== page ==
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RBA throws a curve ball

Published February 7, 2019

by Nicholas Cork

So much for forward guidance as in a reverse of stance from Tuesday’s accompanying statement, the RBA signalled yesterday interest rates could move in either direction but dependant on the strength of the labour market and inflation. This had a sharp impact on the AUD, falling quickly towards 0.7150 before easing lower towards 71 cents overnight. The fall was the biggest one day drop since the ‘flash crash’, however no quick bounce in sight this time as trading positions continue to be adjusted. The factors the RBA mentioned, unemployment and inflation, both do not warrant forcing their hand at this time, however the mere mention of the possibility is enough to change market sentiment in the short term. Both NZD and CAD were also dragged lower, and AUD crosses are all much lower to start today. With the lack of hard news on trade talk progress, traders are beginning to focus on the March 2 deadline for further tariff increases which will continue to weigh until new news.

The USD has had another day of broad gains after surviving a relatively benign State of the Union, supported again by better data which showed the U.S. trade deficit fell in November for the first time in six months. The trade deficit dropped 11.5 percent to $49.3 billion in November after increasing for the previous five months. Notably the goods trade deficit with China fell sharply to $37.9 billion in November from $43.1 billion in October. Economists are now revising higher their 4th Qtr US GDP forecasts.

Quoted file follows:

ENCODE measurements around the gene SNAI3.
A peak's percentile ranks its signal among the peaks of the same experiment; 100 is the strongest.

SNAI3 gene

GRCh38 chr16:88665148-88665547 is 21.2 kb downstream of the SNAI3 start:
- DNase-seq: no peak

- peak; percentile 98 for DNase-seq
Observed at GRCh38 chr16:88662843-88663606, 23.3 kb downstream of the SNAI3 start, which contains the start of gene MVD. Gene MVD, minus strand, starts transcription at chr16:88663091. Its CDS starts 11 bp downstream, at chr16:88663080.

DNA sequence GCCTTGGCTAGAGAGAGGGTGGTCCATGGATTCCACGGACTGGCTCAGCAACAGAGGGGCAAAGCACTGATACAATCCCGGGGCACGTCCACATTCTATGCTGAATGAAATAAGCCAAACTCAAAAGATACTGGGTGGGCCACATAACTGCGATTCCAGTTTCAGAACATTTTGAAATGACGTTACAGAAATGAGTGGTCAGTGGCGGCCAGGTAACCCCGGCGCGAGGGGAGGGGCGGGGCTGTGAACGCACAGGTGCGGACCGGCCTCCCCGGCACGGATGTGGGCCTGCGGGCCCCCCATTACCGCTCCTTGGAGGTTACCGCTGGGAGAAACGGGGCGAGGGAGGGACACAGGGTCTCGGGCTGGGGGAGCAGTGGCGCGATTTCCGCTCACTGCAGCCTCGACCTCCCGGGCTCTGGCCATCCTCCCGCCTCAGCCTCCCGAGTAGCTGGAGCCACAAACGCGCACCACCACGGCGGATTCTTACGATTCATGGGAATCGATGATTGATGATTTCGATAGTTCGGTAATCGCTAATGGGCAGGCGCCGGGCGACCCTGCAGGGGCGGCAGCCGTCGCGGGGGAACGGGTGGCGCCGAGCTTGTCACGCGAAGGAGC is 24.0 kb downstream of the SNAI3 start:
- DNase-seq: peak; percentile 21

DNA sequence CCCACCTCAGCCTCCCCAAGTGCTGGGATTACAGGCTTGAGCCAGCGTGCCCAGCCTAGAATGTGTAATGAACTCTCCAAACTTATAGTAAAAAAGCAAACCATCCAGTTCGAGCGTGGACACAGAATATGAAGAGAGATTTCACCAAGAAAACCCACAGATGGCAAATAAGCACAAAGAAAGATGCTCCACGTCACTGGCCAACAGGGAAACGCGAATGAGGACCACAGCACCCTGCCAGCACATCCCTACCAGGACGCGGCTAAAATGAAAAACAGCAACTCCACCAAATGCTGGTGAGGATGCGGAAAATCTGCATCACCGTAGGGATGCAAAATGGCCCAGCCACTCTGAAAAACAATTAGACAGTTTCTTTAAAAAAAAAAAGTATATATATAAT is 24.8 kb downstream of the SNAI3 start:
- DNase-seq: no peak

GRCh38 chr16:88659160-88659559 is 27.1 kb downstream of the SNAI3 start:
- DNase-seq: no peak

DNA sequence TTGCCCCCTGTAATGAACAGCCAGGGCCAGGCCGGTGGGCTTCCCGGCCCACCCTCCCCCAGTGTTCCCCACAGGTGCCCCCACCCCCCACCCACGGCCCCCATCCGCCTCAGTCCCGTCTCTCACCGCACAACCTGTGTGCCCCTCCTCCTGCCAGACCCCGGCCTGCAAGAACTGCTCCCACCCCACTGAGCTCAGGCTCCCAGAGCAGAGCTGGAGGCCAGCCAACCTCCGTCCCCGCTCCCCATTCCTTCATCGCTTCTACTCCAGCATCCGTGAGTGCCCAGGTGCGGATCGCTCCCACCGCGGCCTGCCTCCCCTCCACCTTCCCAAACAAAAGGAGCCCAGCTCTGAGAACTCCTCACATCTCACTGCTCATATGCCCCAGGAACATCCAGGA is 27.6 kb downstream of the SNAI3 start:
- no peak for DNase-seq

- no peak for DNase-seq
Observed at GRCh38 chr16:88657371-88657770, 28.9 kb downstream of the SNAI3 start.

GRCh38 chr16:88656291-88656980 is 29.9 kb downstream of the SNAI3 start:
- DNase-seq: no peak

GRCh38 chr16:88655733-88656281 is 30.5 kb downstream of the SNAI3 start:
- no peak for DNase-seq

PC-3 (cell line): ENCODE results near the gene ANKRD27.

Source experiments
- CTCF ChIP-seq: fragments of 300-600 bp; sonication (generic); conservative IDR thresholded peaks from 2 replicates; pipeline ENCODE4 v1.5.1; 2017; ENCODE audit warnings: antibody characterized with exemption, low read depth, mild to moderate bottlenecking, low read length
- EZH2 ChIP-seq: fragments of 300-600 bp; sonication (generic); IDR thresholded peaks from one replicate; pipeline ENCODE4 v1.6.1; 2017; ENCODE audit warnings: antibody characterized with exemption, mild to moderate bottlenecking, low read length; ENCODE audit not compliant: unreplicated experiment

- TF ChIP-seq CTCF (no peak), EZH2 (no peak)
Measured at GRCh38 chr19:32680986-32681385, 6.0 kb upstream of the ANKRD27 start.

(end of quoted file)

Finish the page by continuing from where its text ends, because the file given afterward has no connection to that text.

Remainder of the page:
Brexit appears to be not traveling that well as it descends into insults such as EU Council president Donald Tusk lambasting the UK authorities over their attempts to change the withdrawal agreement, saying “I have been wondering what the special place in hell looks like for those who promoted Brexit without even a sketch of a plan to deliver it safely.” This was closely followed by European Commission boss Jean-Claude Juncker saying his job in Brussels was “hell.”

AUD breaks down technically  (Reuters)